An interactive web-based virtual research environment, already in development (vre.upei.ca/AIRS) is supporting the research team, enabling discussion forums and information sharing across Canada and throughout the world. The site is hosting a one-of-a-kind comprehensive digital library database of singing that will accelerate progress on each research theme. Internet access to the AIRS database will enable multidisciplinary teams of experts and students to address the five related research themes.
WHAT IS THE EXPECTED IMPACT?
The research program will heighten the value of singing as an effective source of well-being for individuals, communities, and societies.
The digital multimedia resources will furnish cultural contexts for education and enhancing learning in general through singing.
Through broad and varied means of dissemination of the AIRS findings, the research will benefit universal education, language training, peaceful co-existence, intergenerational understanding, personal well-being, societal cohesion, and the preservation of cultural diversity.
More than 40 university students will receive training opportunities through involvement in all intellectual aspects of the work and through participation in videoconferences, workshops, and annual meetings.
AIRS will revolutionize research in singing resulting in growth of basic knowledge and advances on practical issues that will benefit the human condition.
Access to the vast new AIRS data repository of singing will advance basic knowledge by:
* Identifying universals and particulars of singing development and defining the distinctions between singing and speaking and between song and speech
* Producing pedagogy protocols for teaching singing in general, teaching songs of foreign cultures, and using singing to teach other knowledge while providing benefit of the arts,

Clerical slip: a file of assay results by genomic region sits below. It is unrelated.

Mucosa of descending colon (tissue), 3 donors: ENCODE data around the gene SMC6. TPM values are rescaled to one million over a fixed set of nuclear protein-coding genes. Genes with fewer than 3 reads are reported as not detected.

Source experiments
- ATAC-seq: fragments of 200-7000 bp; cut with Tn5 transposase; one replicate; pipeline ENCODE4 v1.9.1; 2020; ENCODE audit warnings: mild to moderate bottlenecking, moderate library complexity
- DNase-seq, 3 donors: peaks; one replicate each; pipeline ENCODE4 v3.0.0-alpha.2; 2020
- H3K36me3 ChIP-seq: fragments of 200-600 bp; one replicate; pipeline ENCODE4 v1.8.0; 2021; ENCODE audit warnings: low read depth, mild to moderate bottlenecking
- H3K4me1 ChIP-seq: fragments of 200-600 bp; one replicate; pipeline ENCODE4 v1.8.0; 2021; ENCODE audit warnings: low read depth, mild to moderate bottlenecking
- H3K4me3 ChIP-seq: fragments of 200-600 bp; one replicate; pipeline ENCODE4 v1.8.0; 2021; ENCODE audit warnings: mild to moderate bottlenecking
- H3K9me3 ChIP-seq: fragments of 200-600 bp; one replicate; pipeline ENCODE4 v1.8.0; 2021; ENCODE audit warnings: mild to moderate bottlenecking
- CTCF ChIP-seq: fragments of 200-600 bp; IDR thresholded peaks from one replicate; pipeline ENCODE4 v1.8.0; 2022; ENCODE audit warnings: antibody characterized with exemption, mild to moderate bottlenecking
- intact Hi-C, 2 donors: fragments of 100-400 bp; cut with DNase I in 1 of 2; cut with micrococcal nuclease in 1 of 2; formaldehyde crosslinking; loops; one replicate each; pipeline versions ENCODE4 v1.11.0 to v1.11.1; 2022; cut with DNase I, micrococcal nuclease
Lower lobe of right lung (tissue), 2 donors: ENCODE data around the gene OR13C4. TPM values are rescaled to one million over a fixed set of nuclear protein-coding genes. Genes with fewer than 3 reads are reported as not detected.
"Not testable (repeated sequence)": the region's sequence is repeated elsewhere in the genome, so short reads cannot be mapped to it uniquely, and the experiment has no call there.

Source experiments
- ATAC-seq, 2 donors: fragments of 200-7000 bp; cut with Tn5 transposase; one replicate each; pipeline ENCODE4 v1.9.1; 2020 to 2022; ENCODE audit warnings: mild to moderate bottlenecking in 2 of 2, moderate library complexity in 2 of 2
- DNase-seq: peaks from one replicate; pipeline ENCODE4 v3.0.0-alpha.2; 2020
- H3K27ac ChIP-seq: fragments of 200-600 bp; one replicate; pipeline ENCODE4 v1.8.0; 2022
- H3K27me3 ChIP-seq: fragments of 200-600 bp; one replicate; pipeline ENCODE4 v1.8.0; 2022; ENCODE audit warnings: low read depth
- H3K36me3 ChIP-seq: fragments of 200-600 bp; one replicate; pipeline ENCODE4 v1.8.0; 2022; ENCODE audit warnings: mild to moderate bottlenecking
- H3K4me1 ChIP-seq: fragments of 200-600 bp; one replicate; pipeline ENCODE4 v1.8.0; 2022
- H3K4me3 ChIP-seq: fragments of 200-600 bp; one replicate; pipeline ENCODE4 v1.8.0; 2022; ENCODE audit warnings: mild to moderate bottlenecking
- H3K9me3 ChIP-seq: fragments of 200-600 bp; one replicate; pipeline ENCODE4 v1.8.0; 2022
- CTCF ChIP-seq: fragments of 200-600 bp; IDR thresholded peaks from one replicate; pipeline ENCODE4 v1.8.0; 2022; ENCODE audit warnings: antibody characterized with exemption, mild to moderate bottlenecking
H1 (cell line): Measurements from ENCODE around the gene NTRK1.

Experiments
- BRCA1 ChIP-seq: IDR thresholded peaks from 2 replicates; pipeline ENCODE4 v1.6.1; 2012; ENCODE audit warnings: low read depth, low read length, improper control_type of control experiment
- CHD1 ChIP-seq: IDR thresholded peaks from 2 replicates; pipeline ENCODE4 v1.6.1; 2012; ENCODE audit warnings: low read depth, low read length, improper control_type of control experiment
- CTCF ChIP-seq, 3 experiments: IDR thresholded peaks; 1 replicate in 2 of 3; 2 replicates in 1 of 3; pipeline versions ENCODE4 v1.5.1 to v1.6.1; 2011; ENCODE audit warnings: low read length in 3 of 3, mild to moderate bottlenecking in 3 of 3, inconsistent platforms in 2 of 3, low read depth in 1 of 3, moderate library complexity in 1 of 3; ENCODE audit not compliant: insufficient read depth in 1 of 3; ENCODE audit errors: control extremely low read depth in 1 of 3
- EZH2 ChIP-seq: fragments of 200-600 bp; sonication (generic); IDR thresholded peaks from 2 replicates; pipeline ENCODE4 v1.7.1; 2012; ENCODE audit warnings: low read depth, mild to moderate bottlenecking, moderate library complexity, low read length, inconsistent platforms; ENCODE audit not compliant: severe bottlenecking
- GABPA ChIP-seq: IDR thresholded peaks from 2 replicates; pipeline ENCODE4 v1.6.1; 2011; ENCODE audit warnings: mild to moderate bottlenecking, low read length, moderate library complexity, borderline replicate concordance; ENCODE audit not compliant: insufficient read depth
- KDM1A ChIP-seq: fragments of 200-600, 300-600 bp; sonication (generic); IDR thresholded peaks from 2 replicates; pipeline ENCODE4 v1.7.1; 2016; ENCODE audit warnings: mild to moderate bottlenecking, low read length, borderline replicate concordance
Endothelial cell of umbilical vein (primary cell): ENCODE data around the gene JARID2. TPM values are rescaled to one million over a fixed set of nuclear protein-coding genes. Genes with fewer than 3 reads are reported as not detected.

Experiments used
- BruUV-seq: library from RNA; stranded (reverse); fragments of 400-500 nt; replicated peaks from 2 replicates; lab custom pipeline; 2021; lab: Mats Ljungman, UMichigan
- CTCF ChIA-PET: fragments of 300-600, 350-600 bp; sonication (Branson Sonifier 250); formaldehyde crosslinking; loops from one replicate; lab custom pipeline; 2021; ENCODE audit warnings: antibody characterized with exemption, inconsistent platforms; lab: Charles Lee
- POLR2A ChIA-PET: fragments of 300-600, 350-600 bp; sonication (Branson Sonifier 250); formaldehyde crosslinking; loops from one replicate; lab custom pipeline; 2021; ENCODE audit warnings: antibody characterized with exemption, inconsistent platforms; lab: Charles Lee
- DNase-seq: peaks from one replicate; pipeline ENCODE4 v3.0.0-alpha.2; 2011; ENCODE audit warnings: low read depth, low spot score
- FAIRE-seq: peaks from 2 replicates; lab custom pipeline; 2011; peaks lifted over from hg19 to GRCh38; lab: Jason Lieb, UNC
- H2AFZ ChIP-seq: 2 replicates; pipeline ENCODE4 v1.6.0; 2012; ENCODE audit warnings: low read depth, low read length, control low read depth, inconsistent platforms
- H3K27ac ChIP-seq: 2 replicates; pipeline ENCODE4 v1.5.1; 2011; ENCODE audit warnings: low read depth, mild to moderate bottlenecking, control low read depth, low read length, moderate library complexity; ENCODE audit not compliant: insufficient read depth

* Improving intercultural understanding within communities and across nations
* Developing guidelines for intergenerational singing, aimed at enhancing quality of life for older adults, inspiring children, and benefiting general health for all who sing.
For further information contact:
Dr. Annabel Cohen, Department of Psychology, University of Prince Edward Island
902 628-4325 or firstname.lastname@example.org
AIRS Director and Principal Investigator
Professor of Psychology, University of Prince Edward Island, and Project Leader of the Institute for Interdisciplinary Research in Culture, Multimedia, Technology and Cognition
RESEARCH THEME LEADERS/CO-LEADERS
Acquisition of Singing
Laurel Trainor, Dept. of Psychology, Neuroscience & Behaviour; Director McMaster Institute for Music & the Mind
Comparison of Singing and Speaking
Sandra Trehub, Professor Emerita, Department of Psychology, University of Toronto
Frank Russo, Assistant Professor, Department of Psychology, Ryerson University
Singing and Education
Andrea Rose, Professor, Faculty of Education, Memorial University of Newfoundland
Darryl Edwards, Director of Voice Program, Faculty of Music, University of Toronto
Singing and Intercultural Understanding
Godfrey Baldacchino, Canada Research Chair in Island Studies, UPEI
Singing and Intergenerational Understanding
Rachel Heydon, Associate Professor Education, U. Western Ontario
Music & Health
Jennifer Nicol, Department of Educational Psychology and Special Education, U. Saskatchewan,
AIRS Digital Library of Singing
Jonathan Lane, UPEI